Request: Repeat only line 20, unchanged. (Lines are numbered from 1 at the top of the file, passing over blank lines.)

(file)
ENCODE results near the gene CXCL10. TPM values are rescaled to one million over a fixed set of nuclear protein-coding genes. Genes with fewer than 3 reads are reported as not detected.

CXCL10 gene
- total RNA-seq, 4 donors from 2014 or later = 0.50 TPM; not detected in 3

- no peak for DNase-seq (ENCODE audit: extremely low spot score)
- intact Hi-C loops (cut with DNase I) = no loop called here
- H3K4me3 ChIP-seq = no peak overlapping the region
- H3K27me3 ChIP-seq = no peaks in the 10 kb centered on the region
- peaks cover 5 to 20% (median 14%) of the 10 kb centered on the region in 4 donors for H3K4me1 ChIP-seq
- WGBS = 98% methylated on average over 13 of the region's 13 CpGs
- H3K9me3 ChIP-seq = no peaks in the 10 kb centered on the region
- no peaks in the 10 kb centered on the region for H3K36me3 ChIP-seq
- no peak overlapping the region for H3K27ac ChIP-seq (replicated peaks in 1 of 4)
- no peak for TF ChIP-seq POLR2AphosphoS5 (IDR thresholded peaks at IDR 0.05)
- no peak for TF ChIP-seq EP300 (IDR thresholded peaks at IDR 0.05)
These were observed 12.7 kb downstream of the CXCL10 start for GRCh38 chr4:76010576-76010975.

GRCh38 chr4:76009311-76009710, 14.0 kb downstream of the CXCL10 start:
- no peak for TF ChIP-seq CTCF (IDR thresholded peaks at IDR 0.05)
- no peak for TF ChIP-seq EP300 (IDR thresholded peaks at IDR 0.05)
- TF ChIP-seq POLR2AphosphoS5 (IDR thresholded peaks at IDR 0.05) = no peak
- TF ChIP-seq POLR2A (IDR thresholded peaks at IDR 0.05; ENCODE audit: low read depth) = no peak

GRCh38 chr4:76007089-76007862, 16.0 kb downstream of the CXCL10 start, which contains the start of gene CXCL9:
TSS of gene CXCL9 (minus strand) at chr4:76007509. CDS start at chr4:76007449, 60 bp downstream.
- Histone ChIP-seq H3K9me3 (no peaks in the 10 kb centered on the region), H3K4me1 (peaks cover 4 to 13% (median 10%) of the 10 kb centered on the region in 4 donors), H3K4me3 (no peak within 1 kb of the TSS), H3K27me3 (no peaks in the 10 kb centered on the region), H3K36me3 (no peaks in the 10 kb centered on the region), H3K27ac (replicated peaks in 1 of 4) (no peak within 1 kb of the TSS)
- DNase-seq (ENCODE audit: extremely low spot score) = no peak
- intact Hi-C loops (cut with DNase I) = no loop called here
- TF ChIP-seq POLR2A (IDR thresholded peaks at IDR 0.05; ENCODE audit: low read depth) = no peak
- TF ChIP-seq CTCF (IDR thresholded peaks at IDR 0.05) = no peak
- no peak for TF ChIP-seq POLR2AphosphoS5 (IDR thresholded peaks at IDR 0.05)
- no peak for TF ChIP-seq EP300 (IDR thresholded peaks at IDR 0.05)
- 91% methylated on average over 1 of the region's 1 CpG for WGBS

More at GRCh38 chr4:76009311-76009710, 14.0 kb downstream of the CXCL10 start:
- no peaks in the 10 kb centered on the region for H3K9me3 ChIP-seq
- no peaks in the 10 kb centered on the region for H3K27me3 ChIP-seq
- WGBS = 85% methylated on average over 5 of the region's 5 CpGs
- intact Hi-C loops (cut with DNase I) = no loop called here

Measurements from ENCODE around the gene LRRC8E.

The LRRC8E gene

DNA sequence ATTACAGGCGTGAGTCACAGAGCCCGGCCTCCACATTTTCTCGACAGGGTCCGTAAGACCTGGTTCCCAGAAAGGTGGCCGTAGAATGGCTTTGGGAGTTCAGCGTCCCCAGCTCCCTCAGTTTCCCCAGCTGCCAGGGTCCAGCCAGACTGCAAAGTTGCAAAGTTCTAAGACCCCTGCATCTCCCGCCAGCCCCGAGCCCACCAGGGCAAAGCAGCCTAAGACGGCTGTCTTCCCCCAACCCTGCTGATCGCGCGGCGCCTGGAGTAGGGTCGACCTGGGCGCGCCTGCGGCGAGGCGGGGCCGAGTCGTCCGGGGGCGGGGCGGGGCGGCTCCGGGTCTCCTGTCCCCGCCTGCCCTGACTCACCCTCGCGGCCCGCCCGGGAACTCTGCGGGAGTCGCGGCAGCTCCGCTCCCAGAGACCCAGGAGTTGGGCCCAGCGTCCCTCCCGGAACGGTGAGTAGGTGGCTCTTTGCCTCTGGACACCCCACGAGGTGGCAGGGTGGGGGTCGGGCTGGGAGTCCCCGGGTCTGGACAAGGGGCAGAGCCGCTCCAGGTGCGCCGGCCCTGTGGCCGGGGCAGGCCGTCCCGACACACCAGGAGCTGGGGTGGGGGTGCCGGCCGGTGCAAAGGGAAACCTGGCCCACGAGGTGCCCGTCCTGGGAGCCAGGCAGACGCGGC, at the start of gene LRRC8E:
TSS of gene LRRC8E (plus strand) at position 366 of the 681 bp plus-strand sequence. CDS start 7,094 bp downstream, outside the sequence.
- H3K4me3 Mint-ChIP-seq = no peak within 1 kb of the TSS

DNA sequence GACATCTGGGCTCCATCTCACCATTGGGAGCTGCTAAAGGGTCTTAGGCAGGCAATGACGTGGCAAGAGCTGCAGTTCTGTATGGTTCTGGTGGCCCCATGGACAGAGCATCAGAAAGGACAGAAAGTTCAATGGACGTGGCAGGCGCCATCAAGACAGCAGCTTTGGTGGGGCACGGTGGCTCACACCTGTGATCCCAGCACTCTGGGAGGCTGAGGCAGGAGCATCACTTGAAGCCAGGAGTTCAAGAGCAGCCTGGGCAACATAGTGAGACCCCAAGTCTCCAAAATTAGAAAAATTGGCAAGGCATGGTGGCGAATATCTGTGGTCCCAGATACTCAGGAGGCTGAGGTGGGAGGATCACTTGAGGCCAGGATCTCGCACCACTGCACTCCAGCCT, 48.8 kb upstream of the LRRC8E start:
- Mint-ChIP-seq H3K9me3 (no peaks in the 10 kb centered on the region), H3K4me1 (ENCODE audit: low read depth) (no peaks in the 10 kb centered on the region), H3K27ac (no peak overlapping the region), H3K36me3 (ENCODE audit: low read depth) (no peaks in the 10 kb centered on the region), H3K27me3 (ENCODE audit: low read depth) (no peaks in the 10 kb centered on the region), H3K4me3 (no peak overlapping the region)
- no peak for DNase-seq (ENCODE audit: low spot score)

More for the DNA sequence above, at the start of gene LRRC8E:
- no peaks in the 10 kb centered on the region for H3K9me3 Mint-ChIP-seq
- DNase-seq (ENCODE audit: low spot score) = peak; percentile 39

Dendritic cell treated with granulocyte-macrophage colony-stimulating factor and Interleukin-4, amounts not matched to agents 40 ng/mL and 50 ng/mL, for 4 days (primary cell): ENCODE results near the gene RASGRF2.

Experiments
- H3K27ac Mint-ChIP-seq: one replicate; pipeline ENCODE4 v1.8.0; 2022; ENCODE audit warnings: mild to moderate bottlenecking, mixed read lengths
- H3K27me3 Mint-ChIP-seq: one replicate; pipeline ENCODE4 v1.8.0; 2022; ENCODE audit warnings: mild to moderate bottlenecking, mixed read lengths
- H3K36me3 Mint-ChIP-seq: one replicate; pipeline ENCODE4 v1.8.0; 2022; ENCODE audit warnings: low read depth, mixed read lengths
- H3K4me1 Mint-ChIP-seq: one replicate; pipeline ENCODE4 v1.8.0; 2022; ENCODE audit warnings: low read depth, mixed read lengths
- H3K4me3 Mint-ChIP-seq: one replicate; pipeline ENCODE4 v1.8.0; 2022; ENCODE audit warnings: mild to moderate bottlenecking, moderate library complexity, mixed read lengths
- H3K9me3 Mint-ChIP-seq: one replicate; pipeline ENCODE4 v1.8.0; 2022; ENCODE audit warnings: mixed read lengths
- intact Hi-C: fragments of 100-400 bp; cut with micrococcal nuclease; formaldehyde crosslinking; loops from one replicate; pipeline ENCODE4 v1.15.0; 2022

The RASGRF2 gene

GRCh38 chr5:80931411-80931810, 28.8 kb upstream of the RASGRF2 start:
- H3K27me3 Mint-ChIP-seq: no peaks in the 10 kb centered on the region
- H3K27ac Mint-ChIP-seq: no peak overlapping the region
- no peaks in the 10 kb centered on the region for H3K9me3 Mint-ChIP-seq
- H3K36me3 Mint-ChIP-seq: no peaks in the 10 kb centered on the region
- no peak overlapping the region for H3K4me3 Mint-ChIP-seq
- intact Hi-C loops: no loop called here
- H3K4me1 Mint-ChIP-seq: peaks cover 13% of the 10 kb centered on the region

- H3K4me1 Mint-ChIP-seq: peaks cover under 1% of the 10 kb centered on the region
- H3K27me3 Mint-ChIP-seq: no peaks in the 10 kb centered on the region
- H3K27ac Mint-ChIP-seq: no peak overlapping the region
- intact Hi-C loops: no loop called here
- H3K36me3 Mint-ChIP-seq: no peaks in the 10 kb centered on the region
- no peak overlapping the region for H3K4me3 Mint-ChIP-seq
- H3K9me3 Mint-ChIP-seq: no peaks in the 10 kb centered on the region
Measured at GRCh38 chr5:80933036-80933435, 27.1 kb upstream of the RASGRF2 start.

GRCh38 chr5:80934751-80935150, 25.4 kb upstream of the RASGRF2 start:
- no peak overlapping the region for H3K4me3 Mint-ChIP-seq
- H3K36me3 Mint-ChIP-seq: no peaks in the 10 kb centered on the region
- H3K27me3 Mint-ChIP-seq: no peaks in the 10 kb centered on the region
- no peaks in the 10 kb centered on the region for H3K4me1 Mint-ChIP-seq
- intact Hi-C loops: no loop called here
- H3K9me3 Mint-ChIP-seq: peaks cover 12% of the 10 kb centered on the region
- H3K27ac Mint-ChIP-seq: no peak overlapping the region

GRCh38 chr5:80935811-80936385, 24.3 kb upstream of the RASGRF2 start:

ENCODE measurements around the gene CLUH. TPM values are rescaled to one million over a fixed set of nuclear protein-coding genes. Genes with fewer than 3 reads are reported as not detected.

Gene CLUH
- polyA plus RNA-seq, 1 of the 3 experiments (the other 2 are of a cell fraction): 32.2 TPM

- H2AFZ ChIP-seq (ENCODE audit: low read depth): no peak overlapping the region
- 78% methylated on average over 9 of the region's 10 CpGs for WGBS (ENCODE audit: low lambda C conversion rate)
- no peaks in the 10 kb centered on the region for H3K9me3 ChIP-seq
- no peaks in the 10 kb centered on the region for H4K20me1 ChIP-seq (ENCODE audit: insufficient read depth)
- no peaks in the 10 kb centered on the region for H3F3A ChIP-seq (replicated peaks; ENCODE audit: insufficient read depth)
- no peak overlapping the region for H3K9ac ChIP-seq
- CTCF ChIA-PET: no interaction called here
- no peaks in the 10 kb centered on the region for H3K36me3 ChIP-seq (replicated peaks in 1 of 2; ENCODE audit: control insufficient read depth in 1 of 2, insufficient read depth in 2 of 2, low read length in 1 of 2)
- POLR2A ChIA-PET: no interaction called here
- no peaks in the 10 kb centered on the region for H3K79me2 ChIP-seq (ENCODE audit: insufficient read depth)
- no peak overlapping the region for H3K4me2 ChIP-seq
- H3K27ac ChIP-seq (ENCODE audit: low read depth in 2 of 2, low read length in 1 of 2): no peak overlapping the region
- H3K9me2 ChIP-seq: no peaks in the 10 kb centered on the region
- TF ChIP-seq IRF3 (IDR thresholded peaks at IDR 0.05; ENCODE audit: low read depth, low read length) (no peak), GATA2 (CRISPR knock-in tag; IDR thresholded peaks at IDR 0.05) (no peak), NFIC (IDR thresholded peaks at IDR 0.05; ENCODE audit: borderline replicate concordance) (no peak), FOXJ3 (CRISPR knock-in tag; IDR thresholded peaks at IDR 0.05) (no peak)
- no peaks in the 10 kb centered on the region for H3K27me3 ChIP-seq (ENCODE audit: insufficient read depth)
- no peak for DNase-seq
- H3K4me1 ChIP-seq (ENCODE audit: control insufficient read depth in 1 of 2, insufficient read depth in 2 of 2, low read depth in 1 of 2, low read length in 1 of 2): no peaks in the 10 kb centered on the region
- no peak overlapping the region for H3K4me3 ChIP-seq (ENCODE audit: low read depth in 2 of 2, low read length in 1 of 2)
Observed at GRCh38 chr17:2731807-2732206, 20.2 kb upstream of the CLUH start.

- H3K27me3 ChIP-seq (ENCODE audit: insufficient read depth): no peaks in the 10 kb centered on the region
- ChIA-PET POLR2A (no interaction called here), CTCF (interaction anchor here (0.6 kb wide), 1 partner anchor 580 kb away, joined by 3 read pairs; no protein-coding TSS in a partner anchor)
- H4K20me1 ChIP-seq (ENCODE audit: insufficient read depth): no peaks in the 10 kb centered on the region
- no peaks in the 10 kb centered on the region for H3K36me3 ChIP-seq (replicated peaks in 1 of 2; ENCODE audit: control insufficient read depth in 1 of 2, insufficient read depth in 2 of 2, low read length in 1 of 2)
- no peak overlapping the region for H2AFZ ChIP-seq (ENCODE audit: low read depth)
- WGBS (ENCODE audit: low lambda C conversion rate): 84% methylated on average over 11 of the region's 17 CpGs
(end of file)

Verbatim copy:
- TF ChIP-seq POLR2A (IDR thresholded peaks at IDR 0.05; ENCODE audit: low read depth) = no peak